Tropical oils are said to turn rancid more quickly than others. But they (the ubiquitous "they") say nut oils turn quickly, too. I don't know how fast "quickly" is, but my Hazelnut oil has been around several months with no problem.

I don't use Canola oil anymore. Virtually the entire commercial rapeseed crop is genetically modified, and I won't knowingly use any frankenfood. When I was using it, however, it did not get refrigerated.

I do refrigerate animal fats: Butter, lard, bacon drippings.

Who is Shirley Corriher?


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Posted by jessyf (My Page) on Tue, Jul 18, 06 at 15:14

I first heard of Ms. Corriher through articles in Cook's Illustrated. Then I saw that Alton Brown had her on his show a couple of times. She is a food scientist - one of many, I'm sure, but I like her style.

I know some people store butter outside their fridge.

OOohhh I started reading about GMO Canola. Scary! Next search will be 'non-gmo canola'.

"Knock knock..."

"Who's there?"

"Canola..."

"Canola who?"

"Canola you scientists please explain what's so good about eating oil from the genetically altered rapeseed plant?"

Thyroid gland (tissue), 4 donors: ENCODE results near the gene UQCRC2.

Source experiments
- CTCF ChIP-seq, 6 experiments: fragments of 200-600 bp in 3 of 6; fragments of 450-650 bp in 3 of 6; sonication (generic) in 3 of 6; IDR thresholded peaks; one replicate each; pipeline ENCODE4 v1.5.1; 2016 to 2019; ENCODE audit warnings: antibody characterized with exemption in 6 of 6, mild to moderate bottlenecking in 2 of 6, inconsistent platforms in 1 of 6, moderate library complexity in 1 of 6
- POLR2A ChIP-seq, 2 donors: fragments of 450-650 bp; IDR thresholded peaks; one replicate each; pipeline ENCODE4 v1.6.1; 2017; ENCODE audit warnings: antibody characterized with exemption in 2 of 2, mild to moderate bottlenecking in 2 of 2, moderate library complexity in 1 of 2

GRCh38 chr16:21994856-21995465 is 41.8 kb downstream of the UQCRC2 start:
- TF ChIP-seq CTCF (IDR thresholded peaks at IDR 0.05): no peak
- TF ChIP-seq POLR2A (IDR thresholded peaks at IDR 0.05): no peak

Here is a link that might be useful: Shirley Corriher - Wikipedia

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Posted by gardenlad (My Page) on Tue, Jul 18, 06 at 16:51

I have friends who also keep butter unrefrigerated. I think that you can get away with this using salted butter. But we don't. Only sweet butter. And I'd be concerned about leaving that unrefrigerated for more than a few hours.

Same with lard. If it's salted you probably can leave it out safely for quite some time. But I make my own, and it is not salted. Most stays in the freezer, with a using-supply in the fridge.

And, by the same token, every hunting and fishing camp in North America has a coffee can full of bacon grease under the sink. And they use it unreservedly the two or three times a year they're up there. Go figure!